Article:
Tetris Effect: Connected is one of the greatest single-player games ever made with multiplayer (and an unlikely Xbox Series X and S launch killer app). It’s an easy sell to someone like me, who adores Tetris Effect to the point of never really shutting up about it. But its timing couldn’t be better.
I was lucky enough to get the chance to play Tetris Effect: Connected for just over an hour recently, and yes, it has the versus multiplayer you’d expect, with the time-stopping Zone mechanic cleverly woven in, but what’s most interesting about this game is the co-op.
The co-op, called Connected (a riff on Tetris Effect’s life-affirming title song), sees three players team up to try to defeat computer-controlled bosses. That’s right, boss fights in Tetris Effect – and it’s wondrous.
Here’s how it works: you start by playing in your own matrix, clearing lines as normal. Occasionally the boss will send over attacks, called Blitzes, your way, triggering a game-changing effect that annoys the hell out of you. The boss might turn your screen upside down, or send over a super large Tetrimino. That kind of thing. The boss can also choose to go on the defense, too. Here, the boss can remove some of the garbage lines you’ve sent over.
Meanwhile, as you clear lines all three players fill up their shared Connected meter, and once it’s full, all three matrices converge to become one. When you’re all connected, you each take turns to place Tetriminos, clearing lines that are pushed to the bottom as they normally are during Zone, then sent over to the boss when the meter expires in a bid to top it out. This is the only way to attack the boss – together in co-op. There’s no way to attack the boss as an individual. Also thrown into the Connected mix are Magicminos, magical purple Tetriminos that work to fill gaps, pushing anything in their way to fix the playfield.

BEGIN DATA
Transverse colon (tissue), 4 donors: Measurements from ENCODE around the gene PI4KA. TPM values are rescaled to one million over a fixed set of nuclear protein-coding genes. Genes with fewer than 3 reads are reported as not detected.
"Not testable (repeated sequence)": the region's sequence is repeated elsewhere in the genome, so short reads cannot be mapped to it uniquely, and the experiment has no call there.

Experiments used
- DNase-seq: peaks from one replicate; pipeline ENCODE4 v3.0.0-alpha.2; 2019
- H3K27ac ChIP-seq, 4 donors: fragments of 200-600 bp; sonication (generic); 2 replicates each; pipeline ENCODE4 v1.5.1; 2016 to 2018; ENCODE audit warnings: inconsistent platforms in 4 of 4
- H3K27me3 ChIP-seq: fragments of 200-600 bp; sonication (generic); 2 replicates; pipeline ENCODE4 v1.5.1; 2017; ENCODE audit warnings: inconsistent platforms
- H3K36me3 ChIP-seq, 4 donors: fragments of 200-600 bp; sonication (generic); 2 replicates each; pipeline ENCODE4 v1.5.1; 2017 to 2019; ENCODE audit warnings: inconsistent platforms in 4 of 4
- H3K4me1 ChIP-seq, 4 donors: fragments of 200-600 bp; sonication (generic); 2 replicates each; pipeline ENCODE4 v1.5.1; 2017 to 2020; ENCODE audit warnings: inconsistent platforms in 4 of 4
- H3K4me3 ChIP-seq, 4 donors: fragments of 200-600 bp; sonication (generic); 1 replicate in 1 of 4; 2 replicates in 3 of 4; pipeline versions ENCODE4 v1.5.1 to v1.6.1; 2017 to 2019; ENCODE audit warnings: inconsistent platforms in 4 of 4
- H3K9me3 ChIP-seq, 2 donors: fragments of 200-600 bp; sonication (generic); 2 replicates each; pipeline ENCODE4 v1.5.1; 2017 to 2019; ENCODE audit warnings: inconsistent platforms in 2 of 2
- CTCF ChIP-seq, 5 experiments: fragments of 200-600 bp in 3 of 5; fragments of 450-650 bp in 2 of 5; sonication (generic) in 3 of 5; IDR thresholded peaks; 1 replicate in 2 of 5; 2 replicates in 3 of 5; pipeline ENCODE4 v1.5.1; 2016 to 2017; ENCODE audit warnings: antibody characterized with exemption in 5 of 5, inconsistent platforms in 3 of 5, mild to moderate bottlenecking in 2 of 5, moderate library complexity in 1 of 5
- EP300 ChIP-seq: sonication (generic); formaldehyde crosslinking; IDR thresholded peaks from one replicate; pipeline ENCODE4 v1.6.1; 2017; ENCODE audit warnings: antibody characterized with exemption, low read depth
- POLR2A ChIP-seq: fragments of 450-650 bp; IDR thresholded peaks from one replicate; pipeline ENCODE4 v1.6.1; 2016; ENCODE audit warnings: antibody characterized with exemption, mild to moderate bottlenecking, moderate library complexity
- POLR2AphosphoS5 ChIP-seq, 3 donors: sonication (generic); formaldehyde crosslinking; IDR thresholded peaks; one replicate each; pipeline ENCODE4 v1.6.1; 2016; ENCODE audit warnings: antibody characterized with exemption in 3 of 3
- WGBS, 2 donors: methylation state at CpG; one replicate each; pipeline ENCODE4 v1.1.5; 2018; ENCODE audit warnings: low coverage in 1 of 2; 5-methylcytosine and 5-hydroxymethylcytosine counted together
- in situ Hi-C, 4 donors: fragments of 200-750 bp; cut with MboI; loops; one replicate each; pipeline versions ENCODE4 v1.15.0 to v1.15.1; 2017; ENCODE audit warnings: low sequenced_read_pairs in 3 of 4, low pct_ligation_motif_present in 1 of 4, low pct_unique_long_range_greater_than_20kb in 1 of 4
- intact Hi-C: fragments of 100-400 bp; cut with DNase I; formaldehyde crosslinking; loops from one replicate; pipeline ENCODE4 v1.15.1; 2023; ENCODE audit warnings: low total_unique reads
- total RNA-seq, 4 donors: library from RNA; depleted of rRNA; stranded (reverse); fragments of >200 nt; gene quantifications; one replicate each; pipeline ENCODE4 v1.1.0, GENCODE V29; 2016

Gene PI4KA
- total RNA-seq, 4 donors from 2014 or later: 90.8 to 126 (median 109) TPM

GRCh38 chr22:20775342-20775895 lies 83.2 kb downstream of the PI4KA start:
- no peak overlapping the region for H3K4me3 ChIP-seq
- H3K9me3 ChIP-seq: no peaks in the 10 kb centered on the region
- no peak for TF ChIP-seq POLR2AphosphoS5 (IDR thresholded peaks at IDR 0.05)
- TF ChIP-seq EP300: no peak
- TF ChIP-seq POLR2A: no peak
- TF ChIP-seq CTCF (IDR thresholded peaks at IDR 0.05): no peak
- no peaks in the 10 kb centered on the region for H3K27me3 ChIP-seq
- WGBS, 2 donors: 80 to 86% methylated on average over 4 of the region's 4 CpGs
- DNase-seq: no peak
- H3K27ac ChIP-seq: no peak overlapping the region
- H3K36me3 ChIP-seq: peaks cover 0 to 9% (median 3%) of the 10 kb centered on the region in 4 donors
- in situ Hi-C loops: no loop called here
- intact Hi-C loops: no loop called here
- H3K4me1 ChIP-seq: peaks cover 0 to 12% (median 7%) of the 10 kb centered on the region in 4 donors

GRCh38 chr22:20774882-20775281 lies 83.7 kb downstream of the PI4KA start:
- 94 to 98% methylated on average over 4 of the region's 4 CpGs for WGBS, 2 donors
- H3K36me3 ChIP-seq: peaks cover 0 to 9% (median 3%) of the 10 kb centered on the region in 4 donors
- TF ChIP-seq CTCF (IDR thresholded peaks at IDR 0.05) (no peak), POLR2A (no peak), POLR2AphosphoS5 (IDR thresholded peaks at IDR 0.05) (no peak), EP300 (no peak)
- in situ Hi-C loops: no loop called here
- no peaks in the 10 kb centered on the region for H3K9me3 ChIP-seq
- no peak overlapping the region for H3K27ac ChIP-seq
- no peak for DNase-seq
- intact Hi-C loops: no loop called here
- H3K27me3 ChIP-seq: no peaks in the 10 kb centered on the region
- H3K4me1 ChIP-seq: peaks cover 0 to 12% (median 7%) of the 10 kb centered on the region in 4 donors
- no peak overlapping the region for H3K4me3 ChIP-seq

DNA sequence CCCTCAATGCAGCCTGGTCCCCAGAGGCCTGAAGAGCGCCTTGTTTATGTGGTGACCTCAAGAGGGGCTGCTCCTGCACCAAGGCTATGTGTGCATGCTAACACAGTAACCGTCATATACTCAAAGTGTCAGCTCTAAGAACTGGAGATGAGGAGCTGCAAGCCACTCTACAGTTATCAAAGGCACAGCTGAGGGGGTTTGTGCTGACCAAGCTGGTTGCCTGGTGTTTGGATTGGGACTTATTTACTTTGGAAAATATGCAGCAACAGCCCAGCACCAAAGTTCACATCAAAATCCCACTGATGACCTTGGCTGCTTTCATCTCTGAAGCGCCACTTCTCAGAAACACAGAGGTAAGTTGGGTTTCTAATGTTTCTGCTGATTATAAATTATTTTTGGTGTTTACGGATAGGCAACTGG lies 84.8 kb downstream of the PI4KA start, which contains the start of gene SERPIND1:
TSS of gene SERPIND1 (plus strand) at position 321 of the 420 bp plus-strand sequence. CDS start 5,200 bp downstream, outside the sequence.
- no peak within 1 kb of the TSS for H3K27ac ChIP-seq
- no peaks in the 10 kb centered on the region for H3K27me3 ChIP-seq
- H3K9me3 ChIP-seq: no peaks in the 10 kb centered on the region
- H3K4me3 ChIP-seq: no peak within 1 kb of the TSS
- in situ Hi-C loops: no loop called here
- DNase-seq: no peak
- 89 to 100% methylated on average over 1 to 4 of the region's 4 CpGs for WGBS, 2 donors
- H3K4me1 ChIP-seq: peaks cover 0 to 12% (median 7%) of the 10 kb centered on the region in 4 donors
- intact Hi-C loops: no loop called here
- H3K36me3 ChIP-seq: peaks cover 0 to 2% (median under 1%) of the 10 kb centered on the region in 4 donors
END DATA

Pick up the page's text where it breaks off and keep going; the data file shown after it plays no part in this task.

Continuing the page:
At first this is a quite bewildering thing to do. You see an outline of where your Tetrimino will land, and you’re sort of competing for position as your co-op friends move about their outlines on the connected screen. But it’s not long before all three of you somehow start thinking as one, almost leading each other to place Tetriminos in such a way as to create that Tetris endorphin shot. When all three players are in the zone together, quickly placing blocks one after the other, it is a quite magical thing. I was playing with strangers, and yet we found ourselves in unison. No voice communication. No pings. Just… Tetris.
There are 12 bosses to work through, each based on one of the signs of the zodiac, and each with its own stage, style and, crucially, music. Music of course is one of the best things about Tetris Effect, and I’m told new music has been recorded for Connected. I’m also told the final boss is something special. Dear reader, I cannot tell you how excited I am to play this game with friends and reach this boss. Truly, the next generation has arrived.
And it arrives, as I said, at the perfect moment in time. In the middle of a pandemic, amid lockdowns and crushing isolation, at a time when I have no idea when I’ll next see my elderly mother, Tetris Effect’s new Connected mode is the multiplayer I need. It is an effortless co-op. It can be played in a quite lovely chill out variant, a breezy co-op Tetris I imagine will have that brilliant virtual pub effect I used to get from mindlessly farming in World of Warcraft – I am doing things in a lovely video game almost in pilot mode, and having a laugh with friends. I appreciate Tetris Effect is not the only video game to offer such a thing, but only Tetris Effect is Tetris Effect. So.